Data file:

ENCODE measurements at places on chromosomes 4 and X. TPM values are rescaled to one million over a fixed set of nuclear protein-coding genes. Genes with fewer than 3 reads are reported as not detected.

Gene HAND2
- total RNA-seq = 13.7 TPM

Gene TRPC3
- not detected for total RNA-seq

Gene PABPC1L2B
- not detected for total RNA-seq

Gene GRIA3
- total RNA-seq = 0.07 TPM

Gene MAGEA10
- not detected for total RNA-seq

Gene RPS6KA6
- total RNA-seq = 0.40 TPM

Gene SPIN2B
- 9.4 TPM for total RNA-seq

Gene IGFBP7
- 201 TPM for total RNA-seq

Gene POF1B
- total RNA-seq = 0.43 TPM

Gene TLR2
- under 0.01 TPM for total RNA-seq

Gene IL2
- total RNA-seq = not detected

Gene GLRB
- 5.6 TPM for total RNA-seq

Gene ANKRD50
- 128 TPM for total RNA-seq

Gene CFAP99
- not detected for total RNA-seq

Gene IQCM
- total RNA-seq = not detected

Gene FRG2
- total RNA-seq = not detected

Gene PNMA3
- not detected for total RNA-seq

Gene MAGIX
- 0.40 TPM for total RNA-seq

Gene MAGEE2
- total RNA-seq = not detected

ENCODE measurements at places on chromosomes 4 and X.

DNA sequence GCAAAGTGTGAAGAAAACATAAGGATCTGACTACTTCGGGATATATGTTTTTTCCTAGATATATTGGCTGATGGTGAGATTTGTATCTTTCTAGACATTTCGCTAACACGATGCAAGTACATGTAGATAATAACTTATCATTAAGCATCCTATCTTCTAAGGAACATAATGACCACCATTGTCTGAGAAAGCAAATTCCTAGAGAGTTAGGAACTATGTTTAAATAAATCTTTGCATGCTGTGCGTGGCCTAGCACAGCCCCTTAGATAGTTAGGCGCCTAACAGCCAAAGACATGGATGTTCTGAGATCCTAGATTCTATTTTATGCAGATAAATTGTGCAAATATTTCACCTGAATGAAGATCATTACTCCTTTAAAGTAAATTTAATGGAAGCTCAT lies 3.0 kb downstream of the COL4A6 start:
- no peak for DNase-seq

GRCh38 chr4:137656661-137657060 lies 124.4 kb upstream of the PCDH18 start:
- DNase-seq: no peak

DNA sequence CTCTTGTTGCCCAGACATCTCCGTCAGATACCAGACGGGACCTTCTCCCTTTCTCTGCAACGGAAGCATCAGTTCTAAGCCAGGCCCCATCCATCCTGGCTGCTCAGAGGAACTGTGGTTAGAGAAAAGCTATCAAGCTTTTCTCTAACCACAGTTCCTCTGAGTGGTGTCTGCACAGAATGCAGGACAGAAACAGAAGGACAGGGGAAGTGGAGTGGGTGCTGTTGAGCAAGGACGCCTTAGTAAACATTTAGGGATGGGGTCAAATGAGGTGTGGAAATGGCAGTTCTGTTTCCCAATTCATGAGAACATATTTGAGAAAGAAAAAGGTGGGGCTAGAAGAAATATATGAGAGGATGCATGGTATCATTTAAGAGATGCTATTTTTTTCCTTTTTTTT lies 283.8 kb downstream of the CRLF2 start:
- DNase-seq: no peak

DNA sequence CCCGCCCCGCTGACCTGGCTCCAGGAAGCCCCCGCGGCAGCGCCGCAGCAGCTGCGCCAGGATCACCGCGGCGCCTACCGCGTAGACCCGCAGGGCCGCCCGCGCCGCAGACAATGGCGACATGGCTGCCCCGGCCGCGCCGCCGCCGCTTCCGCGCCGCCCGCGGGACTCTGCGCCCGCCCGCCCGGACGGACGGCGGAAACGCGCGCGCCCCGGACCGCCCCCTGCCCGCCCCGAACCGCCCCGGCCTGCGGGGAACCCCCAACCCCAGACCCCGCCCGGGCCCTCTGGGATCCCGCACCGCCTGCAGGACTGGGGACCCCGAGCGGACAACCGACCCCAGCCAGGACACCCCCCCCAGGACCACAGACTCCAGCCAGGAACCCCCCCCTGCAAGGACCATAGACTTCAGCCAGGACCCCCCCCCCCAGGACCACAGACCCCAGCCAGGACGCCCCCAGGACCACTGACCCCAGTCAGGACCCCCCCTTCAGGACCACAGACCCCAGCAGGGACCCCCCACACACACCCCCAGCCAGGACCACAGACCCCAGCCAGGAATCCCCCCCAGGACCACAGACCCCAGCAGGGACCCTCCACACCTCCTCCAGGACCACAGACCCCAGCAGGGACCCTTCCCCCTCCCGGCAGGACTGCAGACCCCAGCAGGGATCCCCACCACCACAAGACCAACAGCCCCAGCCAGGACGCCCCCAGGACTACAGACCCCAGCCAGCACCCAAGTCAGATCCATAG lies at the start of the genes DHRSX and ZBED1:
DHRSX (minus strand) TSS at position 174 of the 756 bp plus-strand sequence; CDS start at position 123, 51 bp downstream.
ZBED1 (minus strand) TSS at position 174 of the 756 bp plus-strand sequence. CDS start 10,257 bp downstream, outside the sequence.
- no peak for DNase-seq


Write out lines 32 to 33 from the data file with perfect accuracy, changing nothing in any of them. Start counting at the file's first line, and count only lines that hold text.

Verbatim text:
Gene FRG2
- total RNA-seq = not detected